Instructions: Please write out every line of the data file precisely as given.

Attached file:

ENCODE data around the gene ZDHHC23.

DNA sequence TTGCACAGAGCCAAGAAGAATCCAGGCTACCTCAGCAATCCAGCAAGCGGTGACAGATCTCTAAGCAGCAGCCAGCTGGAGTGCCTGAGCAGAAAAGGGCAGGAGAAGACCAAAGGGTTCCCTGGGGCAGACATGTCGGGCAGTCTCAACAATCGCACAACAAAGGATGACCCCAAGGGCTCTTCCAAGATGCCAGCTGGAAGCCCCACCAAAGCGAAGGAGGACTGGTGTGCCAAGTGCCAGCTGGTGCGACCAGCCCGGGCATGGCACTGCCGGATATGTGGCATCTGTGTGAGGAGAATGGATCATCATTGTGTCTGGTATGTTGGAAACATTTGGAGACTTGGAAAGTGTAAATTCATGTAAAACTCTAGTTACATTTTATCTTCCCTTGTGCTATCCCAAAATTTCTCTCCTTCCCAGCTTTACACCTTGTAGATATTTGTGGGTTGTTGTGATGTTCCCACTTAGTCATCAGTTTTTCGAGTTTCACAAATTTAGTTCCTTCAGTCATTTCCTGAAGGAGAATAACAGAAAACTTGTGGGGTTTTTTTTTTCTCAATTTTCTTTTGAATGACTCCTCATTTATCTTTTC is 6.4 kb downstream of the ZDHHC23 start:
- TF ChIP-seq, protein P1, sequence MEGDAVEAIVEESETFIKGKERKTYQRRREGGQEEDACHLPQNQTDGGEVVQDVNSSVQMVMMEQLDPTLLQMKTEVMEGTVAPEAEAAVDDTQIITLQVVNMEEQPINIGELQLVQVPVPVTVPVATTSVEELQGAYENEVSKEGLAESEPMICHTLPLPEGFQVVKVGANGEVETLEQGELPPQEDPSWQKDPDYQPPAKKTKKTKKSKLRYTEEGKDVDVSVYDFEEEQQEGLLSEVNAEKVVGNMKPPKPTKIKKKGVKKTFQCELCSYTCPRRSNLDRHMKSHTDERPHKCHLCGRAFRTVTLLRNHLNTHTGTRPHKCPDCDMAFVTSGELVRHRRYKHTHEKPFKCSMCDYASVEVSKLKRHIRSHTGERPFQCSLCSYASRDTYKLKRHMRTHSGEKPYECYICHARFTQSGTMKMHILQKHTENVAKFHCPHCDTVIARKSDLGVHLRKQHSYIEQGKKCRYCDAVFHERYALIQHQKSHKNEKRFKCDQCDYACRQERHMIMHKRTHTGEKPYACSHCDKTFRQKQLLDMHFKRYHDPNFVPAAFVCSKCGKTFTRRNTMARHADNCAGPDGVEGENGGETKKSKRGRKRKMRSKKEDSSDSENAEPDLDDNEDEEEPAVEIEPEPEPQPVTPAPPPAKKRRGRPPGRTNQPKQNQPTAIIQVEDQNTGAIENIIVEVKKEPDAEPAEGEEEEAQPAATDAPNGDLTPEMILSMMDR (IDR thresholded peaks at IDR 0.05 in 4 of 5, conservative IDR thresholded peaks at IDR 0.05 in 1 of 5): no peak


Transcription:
ENCODE data around the gene ZDHHC23.

DNA sequence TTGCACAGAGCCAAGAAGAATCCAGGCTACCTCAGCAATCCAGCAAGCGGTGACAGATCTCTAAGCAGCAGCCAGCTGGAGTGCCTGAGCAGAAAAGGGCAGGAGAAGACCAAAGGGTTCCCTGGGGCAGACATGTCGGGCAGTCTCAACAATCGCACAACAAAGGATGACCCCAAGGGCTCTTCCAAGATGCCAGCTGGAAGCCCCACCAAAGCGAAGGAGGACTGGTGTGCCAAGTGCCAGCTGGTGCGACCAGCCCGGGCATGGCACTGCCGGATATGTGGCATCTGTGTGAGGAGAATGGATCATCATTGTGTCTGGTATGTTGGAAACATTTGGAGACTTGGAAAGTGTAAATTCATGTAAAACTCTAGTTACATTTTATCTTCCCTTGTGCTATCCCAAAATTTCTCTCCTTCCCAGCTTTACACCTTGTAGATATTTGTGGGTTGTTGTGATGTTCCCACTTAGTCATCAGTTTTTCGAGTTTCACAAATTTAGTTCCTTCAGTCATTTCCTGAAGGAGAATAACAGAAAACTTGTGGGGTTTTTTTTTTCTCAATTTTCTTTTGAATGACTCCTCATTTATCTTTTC is 6.4 kb downstream of the ZDHHC23 start:
- TF ChIP-seq, protein P1, sequence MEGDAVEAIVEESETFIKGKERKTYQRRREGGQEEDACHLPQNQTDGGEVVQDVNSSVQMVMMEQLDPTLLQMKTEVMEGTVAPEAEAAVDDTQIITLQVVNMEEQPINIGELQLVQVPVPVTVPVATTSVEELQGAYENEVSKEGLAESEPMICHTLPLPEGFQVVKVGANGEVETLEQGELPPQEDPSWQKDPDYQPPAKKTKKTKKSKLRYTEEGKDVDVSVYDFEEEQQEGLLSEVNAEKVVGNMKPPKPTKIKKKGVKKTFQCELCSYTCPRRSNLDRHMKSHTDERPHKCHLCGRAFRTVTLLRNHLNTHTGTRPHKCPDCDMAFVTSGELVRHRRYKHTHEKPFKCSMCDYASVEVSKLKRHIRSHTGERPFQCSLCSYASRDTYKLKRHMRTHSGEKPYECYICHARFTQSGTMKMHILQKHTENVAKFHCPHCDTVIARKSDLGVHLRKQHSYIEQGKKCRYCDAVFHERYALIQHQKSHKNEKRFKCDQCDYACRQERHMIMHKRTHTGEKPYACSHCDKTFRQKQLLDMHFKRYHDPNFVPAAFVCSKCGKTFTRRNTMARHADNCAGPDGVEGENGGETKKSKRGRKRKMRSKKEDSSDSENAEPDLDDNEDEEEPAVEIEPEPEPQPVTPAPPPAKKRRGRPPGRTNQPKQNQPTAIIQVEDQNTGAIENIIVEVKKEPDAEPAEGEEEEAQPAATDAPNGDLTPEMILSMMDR (IDR thresholded peaks at IDR 0.05 in 4 of 5, conservative IDR thresholded peaks at IDR 0.05 in 1 of 5): no peak